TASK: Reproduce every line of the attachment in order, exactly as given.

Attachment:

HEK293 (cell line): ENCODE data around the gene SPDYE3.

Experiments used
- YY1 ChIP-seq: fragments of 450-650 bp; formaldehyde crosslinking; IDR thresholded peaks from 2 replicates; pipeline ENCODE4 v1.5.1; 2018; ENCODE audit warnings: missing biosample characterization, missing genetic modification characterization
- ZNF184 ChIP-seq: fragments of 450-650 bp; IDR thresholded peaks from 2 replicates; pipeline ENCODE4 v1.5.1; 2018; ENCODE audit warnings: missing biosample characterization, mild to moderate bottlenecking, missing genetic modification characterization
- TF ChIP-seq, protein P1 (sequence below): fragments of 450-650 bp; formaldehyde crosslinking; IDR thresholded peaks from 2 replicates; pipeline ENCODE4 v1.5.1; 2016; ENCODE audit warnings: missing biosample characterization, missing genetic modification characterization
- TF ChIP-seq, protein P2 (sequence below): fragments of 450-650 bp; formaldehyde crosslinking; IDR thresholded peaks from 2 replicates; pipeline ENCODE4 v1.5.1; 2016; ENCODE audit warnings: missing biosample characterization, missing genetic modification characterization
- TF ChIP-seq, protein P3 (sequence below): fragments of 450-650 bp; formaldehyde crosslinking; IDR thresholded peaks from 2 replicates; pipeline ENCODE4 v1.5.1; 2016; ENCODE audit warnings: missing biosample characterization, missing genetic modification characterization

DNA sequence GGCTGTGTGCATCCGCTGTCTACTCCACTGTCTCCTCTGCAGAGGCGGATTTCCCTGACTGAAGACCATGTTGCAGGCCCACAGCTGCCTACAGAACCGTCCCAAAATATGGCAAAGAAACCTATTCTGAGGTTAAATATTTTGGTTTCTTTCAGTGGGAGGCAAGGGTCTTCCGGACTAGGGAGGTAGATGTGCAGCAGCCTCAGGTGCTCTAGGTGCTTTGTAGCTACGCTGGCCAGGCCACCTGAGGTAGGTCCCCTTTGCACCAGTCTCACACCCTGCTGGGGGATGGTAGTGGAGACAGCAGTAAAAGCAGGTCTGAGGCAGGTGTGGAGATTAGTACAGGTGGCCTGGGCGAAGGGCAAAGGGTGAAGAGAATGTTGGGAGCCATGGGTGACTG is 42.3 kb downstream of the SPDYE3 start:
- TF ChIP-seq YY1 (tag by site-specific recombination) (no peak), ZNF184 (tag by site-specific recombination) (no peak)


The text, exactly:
HEK293 (cell line): ENCODE data around the gene SPDYE3.

Experiments used
- YY1 ChIP-seq: fragments of 450-650 bp; formaldehyde crosslinking; IDR thresholded peaks from 2 replicates; pipeline ENCODE4 v1.5.1; 2018; ENCODE audit warnings: missing biosample characterization, missing genetic modification characterization
- ZNF184 ChIP-seq: fragments of 450-650 bp; IDR thresholded peaks from 2 replicates; pipeline ENCODE4 v1.5.1; 2018; ENCODE audit warnings: missing biosample characterization, mild to moderate bottlenecking, missing genetic modification characterization
- TF ChIP-seq, protein P1 (sequence below): fragments of 450-650 bp; formaldehyde crosslinking; IDR thresholded peaks from 2 replicates; pipeline ENCODE4 v1.5.1; 2016; ENCODE audit warnings: missing biosample characterization, missing genetic modification characterization
- TF ChIP-seq, protein P2 (sequence below): fragments of 450-650 bp; formaldehyde crosslinking; IDR thresholded peaks from 2 replicates; pipeline ENCODE4 v1.5.1; 2016; ENCODE audit warnings: missing biosample characterization, missing genetic modification characterization
- TF ChIP-seq, protein P3 (sequence below): fragments of 450-650 bp; formaldehyde crosslinking; IDR thresholded peaks from 2 replicates; pipeline ENCODE4 v1.5.1; 2016; ENCODE audit warnings: missing biosample characterization, missing genetic modification characterization

DNA sequence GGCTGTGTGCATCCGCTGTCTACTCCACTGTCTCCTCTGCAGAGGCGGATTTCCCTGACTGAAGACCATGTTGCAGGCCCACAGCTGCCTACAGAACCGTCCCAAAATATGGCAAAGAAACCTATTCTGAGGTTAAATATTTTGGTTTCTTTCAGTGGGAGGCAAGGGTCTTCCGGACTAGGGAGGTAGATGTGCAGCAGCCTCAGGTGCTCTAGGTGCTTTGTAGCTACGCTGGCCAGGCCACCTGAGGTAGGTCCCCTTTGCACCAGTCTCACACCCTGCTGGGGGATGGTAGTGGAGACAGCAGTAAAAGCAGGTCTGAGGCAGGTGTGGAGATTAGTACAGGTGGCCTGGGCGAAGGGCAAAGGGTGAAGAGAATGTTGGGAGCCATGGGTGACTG is 42.3 kb downstream of the SPDYE3 start:
- TF ChIP-seq YY1 (tag by site-specific recombination) (no peak), ZNF184 (tag by site-specific recombination) (no peak)